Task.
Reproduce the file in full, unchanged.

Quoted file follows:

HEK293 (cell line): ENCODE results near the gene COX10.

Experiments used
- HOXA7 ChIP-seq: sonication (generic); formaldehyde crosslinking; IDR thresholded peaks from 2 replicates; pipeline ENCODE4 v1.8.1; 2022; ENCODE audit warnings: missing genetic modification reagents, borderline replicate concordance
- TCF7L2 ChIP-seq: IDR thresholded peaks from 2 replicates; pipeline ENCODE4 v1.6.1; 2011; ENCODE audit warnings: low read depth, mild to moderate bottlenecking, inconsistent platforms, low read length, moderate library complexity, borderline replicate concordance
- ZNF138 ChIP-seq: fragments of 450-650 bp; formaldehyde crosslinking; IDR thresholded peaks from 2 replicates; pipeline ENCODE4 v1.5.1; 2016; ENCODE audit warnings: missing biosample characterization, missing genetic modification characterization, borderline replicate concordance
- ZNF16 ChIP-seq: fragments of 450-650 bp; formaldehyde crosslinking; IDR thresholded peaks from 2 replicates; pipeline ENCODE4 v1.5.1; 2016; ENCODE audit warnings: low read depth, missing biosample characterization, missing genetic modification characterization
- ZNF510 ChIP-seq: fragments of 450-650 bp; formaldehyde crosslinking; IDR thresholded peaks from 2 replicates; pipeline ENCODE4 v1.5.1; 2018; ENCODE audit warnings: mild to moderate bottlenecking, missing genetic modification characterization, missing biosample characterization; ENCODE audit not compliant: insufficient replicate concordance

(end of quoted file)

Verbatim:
HEK293 (cell line): ENCODE results near the gene COX10.

Experiments used
- HOXA7 ChIP-seq: sonication (generic); formaldehyde crosslinking; IDR thresholded peaks from 2 replicates; pipeline ENCODE4 v1.8.1; 2022; ENCODE audit warnings: missing genetic modification reagents, borderline replicate concordance
- TCF7L2 ChIP-seq: IDR thresholded peaks from 2 replicates; pipeline ENCODE4 v1.6.1; 2011; ENCODE audit warnings: low read depth, mild to moderate bottlenecking, inconsistent platforms, low read length, moderate library complexity, borderline replicate concordance
- ZNF138 ChIP-seq: fragments of 450-650 bp; formaldehyde crosslinking; IDR thresholded peaks from 2 replicates; pipeline ENCODE4 v1.5.1; 2016; ENCODE audit warnings: missing biosample characterization, missing genetic modification characterization, borderline replicate concordance
- ZNF16 ChIP-seq: fragments of 450-650 bp; formaldehyde crosslinking; IDR thresholded peaks from 2 replicates; pipeline ENCODE4 v1.5.1; 2016; ENCODE audit warnings: low read depth, missing biosample characterization, missing genetic modification characterization
- ZNF510 ChIP-seq: fragments of 450-650 bp; formaldehyde crosslinking; IDR thresholded peaks from 2 replicates; pipeline ENCODE4 v1.5.1; 2018; ENCODE audit warnings: mild to moderate bottlenecking, missing genetic modification characterization, missing biosample characterization; ENCODE audit not compliant: insufficient replicate concordance